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Time it takes for a capacitor to lose half of its energy

  1. Dec 11, 2016 #1
    1. The problem statement, all variables and given/known data

    In the circuit below (drew it the best I can) the switch is opened, how much time elapses before the capacitor loses half of its initial stored energy.


    2. Relevant equations

    q(t) = Qe-t/RC

    U = q2/2C


    3. The attempt at a solution

    So first thing I did was I set (1/2)Q2/2C = q2/2C then i replaced q2 for Q2e-2t/RC so I get (1/2)Q2/2C = Q2e-2t/RC/2C I cancel out the like terms and I am left with 1/2 = e-2t/RC I than get rid of the e so I get ln(1/2) =-2t/RC then i get -ln(2) = -2t/RC getting me t = RCln(2)/2 and now this is were i got confused I know C = 200E-6 F but i don't know what R is suppose to be, I think it is suppose to be 90Ω since the 30Ω and the 60Ω resistors connect together at where the capacitor is.

     

    Attached Files:

  2. jcsd
  3. Dec 11, 2016 #2

    cnh1995

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    Draw a separate circuit diagram for discharging without the 90V battery. In which fashion are the resistors connected?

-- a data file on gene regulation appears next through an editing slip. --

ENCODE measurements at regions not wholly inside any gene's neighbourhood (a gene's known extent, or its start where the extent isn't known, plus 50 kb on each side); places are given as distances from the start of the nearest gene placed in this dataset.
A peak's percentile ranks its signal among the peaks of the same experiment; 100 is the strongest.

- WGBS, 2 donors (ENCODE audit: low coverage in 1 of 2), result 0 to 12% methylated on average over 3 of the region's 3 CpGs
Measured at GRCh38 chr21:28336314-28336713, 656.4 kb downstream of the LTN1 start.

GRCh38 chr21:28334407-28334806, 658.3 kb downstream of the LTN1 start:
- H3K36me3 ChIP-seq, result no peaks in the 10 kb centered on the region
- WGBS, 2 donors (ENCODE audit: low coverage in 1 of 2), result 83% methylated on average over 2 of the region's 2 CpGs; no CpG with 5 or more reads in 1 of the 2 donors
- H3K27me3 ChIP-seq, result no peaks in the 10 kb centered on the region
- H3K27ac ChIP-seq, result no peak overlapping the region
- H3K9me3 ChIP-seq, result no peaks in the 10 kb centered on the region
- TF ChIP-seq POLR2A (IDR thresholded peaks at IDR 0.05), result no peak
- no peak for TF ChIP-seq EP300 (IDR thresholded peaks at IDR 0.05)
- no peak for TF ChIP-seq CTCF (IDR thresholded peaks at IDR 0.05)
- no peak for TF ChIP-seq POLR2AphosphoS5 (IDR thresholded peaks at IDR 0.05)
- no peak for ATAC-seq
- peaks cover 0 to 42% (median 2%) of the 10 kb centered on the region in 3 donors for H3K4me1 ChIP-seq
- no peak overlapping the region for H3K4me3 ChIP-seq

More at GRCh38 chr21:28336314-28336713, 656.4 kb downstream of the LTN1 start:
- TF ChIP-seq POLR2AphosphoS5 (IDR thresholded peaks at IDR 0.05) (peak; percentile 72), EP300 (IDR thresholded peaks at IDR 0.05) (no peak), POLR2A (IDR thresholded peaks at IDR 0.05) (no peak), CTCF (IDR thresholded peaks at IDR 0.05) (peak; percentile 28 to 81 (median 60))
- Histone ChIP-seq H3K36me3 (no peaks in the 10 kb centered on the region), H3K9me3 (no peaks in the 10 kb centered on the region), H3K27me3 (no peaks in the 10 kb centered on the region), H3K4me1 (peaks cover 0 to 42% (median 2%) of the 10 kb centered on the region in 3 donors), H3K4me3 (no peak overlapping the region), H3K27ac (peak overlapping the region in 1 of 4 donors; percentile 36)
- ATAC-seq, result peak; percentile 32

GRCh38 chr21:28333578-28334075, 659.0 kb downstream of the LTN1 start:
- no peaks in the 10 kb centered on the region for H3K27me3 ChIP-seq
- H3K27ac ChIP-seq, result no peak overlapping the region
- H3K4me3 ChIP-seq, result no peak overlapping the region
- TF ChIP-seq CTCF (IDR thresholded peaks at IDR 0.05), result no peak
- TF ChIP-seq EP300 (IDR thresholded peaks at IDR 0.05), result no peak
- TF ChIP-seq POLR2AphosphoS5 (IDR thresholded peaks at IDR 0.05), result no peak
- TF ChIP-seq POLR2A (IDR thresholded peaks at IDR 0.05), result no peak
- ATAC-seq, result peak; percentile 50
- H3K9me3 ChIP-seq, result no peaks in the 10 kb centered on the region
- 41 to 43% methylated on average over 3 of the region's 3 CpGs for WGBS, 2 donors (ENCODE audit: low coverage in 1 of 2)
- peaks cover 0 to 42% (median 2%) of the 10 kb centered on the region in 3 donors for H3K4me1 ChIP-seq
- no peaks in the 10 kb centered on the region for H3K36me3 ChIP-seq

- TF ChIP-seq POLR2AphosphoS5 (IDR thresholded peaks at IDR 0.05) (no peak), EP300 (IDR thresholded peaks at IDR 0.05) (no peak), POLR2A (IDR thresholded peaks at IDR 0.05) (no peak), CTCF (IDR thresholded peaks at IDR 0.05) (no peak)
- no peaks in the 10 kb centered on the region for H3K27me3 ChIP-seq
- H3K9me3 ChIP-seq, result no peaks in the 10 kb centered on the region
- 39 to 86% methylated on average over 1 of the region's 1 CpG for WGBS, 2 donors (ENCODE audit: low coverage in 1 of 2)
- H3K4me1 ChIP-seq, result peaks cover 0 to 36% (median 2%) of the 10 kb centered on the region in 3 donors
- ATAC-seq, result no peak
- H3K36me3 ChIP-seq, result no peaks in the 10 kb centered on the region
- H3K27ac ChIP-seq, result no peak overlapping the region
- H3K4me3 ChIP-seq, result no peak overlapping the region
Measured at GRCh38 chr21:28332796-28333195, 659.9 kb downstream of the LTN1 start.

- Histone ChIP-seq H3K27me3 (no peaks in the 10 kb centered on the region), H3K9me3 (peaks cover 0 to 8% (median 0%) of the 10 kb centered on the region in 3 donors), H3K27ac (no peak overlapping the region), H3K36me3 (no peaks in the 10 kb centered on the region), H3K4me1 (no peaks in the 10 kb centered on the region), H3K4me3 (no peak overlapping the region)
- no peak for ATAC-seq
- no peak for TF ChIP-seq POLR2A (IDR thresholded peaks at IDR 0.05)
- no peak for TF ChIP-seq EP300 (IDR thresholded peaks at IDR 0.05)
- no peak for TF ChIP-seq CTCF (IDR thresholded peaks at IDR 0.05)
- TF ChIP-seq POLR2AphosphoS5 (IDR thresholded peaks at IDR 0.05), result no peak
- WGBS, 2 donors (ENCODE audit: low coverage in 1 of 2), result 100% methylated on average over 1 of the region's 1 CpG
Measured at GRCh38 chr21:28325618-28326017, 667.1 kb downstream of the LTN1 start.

4. Dec 11, 2016 #3
    Okay so i redrew it and i found out it was parallel so I did (1/60 + 1/30)-1 = 20Ω but now i am confused on whether the R in the equation is 20Ω or 40Ω since the current goes through the first 20Ω then the capacitor then another 20Ω.
     

    Attached Files:

  5. Dec 11, 2016 #4

    cnh1995

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    That's not correct. Why have you drawn the external loop joining the two junctions? The discharging circuit will contain only the 4 resistors and the capacitor.
     
  6. Dec 11, 2016 #5
    I was thinking that since that loop that connects the battery was in the original circuit that the junction that connect to the battery would still be there.
     
  7. Dec 11, 2016 #6

    cnh1995

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    No. The switch is "opened" and the loop is disconnected from the circuit.
     
  8. Dec 11, 2016 #7
    So then the circuit would look like this Circuit.jpg


    And now I am back to the problem i was struggling with before is the two 90Ω resistors in parallel or is the capacitor in the the middle stopping it?
     
  9. Dec 11, 2016 #8

    cnh1995

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    They are in parallel. In fact, the capacitor too is in parallel with them. Review the theory of series and parallel components to avoid any further confusion.
     
  10. Dec 11, 2016 #9
    So since they are in parallel that means the R in the problem is (1/90 + 1/90)-1 = 45Ω so for the answer I would get t = (45)(200E-6)ln(2)/2 = .0031s
     
  11. Dec 12, 2016 #10

    cnh1995

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    Looks good.
     
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